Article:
CCW .38 revolver for 430$


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.380awsome
December 25, 2008, 05:52 PM
hey guys ive managed to come up with 430 bucks,and im thinking of getting a good CC revolver ,i've been looking at the S&W 637 and ruger sp101 2" mainly,but is there anymore that you guys know of

thanks

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savit260
December 25, 2008, 06:58 PM
That kind of money should get you a very nice used S&W model 19.

I'd much prefer that to either listed.

The 19 (2 1/2" or 3" or even 4" with the right holster) is small enough to CC easily, and big enough to shoot well.

4v50 Gary
December 25, 2008, 07:01 PM
Ruger advantage - no screws to come loose and mess up your gun. They're more reliable than S&W revolvers. However, S&W has a better trigger pull and should be trouble free provided you check the screws every now and then.

Doc_Jude
December 25, 2008, 07:03 PM
The SP101 is nice, Smiths are great too. I think that your chances of getting a new SP101 are greater for the lower price (of course). I'd take a new SP101 over a used Smith, you're putting your own mileage on your own gun.
Wolff springs & a little work can work out most of the S&W trigger comparisons.

thesecond
December 25, 2008, 07:27 PM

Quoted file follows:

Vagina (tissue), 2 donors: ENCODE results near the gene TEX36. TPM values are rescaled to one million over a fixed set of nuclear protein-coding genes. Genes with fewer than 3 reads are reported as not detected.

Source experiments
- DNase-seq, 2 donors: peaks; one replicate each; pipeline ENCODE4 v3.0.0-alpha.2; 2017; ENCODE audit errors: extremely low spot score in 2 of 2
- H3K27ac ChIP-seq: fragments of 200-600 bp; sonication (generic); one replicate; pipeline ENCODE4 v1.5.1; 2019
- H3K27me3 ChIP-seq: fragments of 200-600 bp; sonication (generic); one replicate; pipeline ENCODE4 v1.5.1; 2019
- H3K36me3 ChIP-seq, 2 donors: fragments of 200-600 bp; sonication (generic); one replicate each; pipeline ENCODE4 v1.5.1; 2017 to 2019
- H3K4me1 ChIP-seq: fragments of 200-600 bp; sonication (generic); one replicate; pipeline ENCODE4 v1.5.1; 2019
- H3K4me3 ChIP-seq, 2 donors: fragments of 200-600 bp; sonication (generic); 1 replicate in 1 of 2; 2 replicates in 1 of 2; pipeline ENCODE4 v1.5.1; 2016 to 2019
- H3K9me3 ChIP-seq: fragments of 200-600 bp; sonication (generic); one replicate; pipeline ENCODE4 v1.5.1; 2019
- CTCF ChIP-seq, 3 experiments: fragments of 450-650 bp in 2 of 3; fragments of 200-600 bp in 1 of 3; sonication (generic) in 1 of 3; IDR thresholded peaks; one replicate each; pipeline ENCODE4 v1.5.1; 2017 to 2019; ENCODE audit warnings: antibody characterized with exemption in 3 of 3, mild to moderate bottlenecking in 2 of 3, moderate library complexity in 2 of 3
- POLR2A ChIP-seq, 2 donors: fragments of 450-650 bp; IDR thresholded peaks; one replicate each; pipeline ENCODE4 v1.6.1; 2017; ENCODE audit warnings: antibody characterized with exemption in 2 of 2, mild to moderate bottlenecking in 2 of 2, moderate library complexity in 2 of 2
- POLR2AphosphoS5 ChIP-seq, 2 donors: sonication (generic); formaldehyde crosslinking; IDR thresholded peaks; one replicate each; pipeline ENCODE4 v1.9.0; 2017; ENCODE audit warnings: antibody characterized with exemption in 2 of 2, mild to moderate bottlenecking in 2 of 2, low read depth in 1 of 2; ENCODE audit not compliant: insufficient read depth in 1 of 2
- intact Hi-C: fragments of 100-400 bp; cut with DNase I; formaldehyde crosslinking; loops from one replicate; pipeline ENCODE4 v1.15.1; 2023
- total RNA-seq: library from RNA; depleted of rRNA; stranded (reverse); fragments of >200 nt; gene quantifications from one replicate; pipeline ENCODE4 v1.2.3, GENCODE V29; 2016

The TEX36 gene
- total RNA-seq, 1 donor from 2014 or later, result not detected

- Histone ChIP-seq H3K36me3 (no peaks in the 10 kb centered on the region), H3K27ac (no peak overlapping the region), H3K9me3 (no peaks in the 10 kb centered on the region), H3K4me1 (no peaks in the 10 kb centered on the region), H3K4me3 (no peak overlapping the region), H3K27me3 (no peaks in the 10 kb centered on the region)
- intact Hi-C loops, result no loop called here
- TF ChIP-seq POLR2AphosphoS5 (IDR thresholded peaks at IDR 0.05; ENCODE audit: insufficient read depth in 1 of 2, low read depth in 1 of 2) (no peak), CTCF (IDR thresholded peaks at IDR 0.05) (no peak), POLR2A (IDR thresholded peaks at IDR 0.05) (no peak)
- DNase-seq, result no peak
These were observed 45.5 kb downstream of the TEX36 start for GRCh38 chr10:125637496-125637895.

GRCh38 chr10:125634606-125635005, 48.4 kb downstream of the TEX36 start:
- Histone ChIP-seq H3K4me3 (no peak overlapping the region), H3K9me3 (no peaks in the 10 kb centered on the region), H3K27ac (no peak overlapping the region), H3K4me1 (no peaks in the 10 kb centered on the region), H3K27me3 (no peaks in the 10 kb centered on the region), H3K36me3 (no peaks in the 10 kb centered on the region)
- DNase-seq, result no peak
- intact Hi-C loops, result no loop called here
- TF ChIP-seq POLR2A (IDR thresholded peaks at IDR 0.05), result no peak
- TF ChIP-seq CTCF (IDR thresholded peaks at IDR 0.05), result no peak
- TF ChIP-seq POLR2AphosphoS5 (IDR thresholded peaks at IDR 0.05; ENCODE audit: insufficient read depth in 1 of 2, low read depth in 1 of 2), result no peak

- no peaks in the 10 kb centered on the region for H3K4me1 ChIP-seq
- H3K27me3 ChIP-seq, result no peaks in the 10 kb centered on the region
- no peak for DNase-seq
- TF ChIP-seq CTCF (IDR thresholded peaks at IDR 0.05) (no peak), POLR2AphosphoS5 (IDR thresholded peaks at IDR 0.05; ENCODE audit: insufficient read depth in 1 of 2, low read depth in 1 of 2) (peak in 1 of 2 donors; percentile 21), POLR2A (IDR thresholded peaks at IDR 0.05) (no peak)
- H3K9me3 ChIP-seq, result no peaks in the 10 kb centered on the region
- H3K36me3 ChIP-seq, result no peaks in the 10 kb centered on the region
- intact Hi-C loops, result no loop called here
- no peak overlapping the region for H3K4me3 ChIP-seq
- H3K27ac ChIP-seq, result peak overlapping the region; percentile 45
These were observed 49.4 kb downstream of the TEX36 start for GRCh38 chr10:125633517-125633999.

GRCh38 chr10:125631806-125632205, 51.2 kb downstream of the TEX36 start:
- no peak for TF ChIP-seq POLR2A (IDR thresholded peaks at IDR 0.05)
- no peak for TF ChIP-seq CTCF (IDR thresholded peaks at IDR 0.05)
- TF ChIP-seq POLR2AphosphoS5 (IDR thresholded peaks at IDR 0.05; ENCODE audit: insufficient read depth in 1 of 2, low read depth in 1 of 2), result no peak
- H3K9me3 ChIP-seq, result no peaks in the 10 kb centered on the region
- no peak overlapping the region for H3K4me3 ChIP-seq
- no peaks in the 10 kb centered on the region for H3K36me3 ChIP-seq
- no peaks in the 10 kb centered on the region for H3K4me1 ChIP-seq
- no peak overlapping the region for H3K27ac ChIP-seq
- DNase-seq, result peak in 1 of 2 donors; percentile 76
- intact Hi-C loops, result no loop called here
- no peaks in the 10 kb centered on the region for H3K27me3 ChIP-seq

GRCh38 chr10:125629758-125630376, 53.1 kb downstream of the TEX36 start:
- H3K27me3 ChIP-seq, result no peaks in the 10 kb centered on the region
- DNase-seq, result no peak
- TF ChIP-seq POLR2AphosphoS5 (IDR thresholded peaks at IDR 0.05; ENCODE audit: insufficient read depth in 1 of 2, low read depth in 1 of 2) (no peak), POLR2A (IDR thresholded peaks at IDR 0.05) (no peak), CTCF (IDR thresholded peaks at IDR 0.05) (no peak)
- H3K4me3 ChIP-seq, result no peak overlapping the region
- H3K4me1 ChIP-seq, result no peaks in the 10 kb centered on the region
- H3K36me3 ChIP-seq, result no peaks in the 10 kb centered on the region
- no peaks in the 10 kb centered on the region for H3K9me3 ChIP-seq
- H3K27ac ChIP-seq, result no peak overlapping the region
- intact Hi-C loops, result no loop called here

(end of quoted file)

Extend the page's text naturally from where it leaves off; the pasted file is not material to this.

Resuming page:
Smith and Wesson j-frames include, but may not be limited to, the following models:

(The most I could think of from instant recall)
36/37/38/40/42/49/60/337/340/342/360/438/442/637/638/640/642/649

And they had dash-1 to dash-infinity 'iterations' of the model numbers.

Differences:

airlite (scandium/titanium cylinder) 10-11 oz.
airlite (scandium/steel cylinder) 13.3 oz.
airweight (aluminum/steel cylinder) 15 oz.
standard (steel frame/steel cylinder) 21-23 oz.

Exposed hammer (chief's special), shrouded hammer (humpback), enclosed hammer (centennial)

1 7/8" barrels or 2-2 1/8" barrels for snubs, some available in 3" barrel lengths.

Some .38 special only, some .38 +P, some with .38/.357 capability (including +P)

Maybe pre-lock/no-lock, maybe ILS (integral locking system).

Maybe MIM parts, maybe not. Maybe pinned barrel, or not. Maybe recessed chambers, or not.